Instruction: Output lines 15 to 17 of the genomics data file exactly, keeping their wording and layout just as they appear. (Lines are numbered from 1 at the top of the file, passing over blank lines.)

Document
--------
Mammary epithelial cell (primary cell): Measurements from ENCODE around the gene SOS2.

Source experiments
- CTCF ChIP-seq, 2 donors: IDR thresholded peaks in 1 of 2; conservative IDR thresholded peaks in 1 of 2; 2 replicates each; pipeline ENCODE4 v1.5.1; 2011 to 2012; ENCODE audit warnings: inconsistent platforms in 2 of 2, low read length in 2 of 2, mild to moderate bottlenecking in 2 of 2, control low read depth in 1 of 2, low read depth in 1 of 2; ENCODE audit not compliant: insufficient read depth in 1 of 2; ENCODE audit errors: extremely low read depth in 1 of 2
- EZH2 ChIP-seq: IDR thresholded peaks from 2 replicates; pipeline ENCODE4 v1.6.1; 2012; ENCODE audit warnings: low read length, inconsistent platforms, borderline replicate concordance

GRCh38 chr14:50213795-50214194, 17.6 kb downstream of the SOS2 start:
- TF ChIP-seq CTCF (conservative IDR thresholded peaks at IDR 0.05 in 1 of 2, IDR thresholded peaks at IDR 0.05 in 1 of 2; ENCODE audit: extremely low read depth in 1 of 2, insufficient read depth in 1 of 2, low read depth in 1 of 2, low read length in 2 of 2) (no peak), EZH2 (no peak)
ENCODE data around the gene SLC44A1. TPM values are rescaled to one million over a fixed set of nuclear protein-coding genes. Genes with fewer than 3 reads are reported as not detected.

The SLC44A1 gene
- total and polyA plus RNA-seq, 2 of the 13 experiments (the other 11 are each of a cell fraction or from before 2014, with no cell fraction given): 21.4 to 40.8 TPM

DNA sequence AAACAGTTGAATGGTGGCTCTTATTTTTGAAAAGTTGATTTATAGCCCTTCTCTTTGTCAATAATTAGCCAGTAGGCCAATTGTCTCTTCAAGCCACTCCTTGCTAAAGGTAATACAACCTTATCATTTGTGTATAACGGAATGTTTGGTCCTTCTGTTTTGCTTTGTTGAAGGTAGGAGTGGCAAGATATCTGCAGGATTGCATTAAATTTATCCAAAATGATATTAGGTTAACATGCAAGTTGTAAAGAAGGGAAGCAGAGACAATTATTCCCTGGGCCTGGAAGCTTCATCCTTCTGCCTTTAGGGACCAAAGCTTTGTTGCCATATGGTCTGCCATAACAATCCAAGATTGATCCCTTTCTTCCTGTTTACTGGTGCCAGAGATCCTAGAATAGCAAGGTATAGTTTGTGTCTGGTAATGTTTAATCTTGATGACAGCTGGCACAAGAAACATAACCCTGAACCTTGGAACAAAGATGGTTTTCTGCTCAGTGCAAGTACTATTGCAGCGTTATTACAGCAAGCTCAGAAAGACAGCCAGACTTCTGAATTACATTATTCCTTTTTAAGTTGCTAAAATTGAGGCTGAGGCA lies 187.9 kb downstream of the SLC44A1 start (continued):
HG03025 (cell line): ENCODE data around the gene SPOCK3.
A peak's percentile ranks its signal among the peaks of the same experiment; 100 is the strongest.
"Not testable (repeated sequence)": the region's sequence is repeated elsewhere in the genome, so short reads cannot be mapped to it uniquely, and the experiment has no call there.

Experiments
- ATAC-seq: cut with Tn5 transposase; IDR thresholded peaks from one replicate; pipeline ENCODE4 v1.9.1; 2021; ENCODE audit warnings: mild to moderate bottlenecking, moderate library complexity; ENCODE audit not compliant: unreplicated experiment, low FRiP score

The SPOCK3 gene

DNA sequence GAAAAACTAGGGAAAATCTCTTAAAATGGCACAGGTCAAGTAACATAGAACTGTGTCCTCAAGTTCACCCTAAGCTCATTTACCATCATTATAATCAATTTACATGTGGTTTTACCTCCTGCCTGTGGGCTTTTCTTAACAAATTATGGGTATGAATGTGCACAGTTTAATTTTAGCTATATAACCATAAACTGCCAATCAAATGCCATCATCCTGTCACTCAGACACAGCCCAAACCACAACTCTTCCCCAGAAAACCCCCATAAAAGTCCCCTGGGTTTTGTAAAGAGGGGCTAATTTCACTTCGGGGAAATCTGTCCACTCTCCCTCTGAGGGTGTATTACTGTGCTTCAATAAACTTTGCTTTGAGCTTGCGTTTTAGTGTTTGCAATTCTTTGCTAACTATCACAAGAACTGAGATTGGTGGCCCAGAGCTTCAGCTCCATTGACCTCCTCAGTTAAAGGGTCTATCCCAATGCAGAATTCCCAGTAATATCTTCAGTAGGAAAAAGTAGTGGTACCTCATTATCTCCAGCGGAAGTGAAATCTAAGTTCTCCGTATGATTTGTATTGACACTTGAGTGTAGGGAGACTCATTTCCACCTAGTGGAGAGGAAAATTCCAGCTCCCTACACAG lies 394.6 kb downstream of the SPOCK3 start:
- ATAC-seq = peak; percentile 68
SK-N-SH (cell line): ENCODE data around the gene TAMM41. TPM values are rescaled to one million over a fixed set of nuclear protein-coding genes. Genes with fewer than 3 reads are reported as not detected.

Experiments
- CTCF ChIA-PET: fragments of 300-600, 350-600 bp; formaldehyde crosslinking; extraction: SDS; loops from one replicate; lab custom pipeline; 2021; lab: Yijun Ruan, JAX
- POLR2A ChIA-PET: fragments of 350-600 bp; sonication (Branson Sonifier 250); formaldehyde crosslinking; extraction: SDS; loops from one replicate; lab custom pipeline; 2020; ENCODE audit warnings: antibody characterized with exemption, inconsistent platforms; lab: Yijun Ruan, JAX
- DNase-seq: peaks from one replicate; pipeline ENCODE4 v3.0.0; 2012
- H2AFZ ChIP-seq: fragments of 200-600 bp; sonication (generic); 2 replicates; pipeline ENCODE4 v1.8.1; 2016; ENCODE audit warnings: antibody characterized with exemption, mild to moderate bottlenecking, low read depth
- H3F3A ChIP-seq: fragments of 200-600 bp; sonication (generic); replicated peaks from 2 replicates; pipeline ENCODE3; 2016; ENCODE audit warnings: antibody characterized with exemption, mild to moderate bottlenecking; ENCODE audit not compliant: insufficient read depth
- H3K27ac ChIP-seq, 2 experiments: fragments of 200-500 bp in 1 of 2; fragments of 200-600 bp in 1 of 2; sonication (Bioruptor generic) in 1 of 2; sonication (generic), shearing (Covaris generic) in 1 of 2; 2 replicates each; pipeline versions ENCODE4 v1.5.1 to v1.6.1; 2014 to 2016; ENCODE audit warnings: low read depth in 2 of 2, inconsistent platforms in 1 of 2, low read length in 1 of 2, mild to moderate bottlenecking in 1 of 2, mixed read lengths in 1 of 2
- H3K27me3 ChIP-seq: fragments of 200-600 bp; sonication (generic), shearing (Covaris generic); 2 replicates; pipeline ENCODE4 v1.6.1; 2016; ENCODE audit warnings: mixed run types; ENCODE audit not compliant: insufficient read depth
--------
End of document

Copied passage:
- ATAC-seq: cut with Tn5 transposase; IDR thresholded peaks from one replicate; pipeline ENCODE4 v1.9.1; 2021; ENCODE audit warnings: mild to moderate bottlenecking, moderate library complexity; ENCODE audit not compliant: unreplicated experiment, low FRiP score

The SPOCK3 gene

DNA sequence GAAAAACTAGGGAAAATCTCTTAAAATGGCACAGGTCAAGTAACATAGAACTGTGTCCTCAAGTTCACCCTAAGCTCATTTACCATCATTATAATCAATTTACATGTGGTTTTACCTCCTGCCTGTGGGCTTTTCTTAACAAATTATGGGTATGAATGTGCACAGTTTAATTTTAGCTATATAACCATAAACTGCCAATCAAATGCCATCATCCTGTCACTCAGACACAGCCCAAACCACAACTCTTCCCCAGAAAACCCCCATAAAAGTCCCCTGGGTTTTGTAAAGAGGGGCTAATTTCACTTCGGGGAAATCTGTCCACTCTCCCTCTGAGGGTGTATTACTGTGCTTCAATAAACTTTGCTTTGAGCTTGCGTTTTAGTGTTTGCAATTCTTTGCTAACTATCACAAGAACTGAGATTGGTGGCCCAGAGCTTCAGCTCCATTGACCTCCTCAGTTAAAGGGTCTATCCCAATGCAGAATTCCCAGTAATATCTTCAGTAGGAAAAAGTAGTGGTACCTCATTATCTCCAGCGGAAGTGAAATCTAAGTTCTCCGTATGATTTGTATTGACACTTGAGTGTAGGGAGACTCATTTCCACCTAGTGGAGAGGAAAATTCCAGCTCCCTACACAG lies 394.6 kb downstream of the SPOCK3 start: